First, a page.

I've wavered on whether or not I wanted to write this post at all, but the more I've thought about it today, and the more I've talked with those close to me, the more I knew I absolutely had to write this. This may come back to bite me in the ass some day, but that's a risk I'm willing to take to say what needs to be said.
As I've said before and will undoubtedly say again, erotic romance authors often face situations that writers in any other genre will likely never be subjected to. Family and friends make their disapproval known. Bosses do. Neighbors do. Everyone has an opinion on what we write, and some are quick to judge us for it.
Never mind the fact that those very same people are the ones cramming their Kindles and Nooks full of our books, catapulting erotic romances to record sales numbers in the US in recent years. And never mind the fact that there's a hell of a lot more to our stories than sex. Or that the research that goes into our stories is as exhaustive as that done by a writer in any other genre. Or that our stories touch on serious subjects that others shy away from – sexual abuse, drug addiction, human trafficking, PTSD, and how those very things shape our relationships and views of the world.
Because sex is such an obvious part of what we write, we're judged. Often unfairly. Often harshly. We lose friends. Jobs. Positions on the PTA. People read our books in the dark of night, but in the light of day, they whisper about how immoral or obscene we are.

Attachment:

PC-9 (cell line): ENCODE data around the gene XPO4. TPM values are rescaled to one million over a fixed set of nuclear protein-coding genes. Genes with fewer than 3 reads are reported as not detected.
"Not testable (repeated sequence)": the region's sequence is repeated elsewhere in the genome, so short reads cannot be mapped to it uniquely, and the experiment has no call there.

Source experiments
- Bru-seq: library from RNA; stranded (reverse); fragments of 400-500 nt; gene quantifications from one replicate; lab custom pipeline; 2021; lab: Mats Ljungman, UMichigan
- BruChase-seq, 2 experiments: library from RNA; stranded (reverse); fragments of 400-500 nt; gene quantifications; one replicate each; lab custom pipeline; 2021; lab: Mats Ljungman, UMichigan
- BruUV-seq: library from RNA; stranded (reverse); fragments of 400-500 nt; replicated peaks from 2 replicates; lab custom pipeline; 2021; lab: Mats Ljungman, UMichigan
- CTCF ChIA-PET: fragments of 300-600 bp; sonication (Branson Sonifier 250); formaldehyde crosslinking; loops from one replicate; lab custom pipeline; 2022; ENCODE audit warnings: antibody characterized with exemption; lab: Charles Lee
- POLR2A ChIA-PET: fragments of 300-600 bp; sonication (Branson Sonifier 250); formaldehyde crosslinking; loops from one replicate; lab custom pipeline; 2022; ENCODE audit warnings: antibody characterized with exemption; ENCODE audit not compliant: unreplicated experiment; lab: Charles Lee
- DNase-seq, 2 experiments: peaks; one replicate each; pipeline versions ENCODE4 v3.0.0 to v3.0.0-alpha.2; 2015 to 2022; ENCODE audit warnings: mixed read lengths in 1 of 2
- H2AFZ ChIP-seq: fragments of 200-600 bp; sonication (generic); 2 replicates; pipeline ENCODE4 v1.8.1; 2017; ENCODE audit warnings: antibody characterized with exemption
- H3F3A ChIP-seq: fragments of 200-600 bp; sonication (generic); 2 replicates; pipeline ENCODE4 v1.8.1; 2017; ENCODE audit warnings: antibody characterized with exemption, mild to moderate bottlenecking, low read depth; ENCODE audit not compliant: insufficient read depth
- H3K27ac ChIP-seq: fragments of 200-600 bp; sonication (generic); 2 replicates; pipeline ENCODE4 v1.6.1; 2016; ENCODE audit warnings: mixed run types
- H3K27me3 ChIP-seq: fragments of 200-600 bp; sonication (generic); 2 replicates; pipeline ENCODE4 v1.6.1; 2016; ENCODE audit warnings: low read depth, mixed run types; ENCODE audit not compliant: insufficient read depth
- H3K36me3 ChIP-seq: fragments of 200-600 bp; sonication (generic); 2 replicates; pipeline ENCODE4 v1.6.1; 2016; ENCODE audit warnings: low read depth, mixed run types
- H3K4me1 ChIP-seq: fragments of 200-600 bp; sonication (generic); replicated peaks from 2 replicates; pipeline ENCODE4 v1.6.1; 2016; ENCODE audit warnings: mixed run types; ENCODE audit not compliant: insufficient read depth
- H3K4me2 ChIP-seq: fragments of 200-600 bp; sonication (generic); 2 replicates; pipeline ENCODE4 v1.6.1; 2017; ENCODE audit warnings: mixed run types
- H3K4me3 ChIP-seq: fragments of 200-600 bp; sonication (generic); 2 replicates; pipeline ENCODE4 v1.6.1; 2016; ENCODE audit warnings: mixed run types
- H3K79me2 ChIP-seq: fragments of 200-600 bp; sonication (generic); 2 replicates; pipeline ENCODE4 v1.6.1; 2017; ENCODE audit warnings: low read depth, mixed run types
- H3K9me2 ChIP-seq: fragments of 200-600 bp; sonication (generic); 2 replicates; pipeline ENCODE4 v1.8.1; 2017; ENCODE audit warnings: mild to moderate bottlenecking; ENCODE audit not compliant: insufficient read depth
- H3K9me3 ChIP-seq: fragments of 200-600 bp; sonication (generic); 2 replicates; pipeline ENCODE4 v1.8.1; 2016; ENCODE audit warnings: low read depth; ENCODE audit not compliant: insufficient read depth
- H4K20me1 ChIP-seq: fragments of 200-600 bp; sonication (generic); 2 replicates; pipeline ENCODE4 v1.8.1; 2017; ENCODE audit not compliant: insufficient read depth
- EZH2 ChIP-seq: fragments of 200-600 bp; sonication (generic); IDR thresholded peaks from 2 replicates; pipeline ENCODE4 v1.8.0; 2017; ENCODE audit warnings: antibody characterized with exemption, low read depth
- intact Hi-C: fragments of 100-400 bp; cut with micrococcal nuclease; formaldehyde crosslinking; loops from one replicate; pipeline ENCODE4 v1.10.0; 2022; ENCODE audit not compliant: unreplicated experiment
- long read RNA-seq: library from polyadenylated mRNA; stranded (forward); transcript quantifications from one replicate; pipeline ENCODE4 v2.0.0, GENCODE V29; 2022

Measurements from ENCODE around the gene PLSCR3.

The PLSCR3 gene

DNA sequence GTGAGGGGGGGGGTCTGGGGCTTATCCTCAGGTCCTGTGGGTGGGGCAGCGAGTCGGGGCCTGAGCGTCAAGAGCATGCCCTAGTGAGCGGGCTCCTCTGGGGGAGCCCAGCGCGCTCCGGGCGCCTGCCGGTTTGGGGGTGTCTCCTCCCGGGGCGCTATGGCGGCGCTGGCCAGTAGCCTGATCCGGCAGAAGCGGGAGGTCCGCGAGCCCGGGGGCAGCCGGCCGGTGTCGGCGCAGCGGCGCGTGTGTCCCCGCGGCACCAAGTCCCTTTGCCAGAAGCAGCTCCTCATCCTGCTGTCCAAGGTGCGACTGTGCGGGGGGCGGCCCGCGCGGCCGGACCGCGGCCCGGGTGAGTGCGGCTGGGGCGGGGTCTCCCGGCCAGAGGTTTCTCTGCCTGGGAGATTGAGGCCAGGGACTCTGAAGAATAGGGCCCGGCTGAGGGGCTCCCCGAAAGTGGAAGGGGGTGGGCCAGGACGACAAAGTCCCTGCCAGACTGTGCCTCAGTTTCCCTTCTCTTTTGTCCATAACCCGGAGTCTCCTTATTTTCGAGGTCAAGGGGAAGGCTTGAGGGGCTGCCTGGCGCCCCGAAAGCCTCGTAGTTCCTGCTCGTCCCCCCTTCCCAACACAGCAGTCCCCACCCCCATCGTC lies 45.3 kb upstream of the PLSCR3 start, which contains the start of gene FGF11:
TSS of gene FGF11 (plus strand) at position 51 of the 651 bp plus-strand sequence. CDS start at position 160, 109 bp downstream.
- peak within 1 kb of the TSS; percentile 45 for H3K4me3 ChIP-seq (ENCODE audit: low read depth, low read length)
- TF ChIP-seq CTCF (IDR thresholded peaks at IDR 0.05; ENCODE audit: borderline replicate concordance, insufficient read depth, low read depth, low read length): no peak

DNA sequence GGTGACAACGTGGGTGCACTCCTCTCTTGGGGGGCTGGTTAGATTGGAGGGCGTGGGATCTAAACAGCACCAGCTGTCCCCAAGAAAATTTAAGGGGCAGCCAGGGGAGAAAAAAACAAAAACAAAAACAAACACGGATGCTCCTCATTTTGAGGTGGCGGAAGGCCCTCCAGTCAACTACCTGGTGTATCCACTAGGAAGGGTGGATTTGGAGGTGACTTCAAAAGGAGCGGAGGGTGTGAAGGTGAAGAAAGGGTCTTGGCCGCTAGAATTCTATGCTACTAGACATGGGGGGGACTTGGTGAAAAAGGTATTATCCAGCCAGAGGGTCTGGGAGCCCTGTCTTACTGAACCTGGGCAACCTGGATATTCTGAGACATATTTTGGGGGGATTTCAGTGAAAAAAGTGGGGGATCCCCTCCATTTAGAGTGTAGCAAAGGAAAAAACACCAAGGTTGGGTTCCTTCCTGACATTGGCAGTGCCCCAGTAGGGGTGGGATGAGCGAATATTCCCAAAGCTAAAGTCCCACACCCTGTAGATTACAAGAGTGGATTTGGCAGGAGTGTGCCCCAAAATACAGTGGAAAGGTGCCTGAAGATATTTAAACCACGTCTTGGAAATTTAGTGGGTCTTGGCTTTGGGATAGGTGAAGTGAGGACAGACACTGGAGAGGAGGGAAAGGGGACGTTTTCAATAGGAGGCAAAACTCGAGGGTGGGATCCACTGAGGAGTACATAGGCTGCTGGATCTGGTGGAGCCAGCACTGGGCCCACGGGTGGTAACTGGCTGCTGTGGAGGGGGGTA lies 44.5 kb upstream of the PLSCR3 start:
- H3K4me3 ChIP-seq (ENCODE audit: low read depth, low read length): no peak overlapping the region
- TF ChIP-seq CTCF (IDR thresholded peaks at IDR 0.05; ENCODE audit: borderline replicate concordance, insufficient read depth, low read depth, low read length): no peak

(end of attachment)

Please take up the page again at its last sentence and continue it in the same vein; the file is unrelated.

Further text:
My first novel with erotic elements isn't even out yet, but yesterday, I was fired for writing it. Not because I wrote it at work (I didn't, though I did work on FALL and Stricken during my downtime, neither of which are erotic in the slightest.). Not because I took time off to attend author events (I had the time, and how I use it is my own damn business.). Not because I neglected my job duties (I didn't. In fact, I managed to oversee one of the most active areas in the state by myself without interruption... even when FALL came out and my husband was in ICU at the same time). But because the story has sex in it and I dared email it to myself at work a total of four times over the course of a year and a half (and emailed myself one other erotic story once), with the latest email being four months ago.
Does that sound right to you? Me either. But there it is. I was fired because I dared email myself a novel with erotic sex scenes in it.
Never mind that the story deals with the real life costs of drug trafficking and abuse.
Never mind that the very real murder of an eighteen year old single mother inspired this story.
Never mind that I spent seven years obtaining undergraduate and graduate degrees in Criminal Justice, Forensic Psychology, and Law in order to write the best damn crime stories I can write.
Never mind that I was damn good at my job and managed to do it with little to no oversight.
Never mind that my caseload was two to three times higher than the majority of people on my team and I kept up with it by myself.
Never mind that I did my job even when my husband was in ICU fighting for his life and even when I've been battling a serious injury for the last three months.
Never mind that I managed to do my job while my coworkers struggled to do theirs.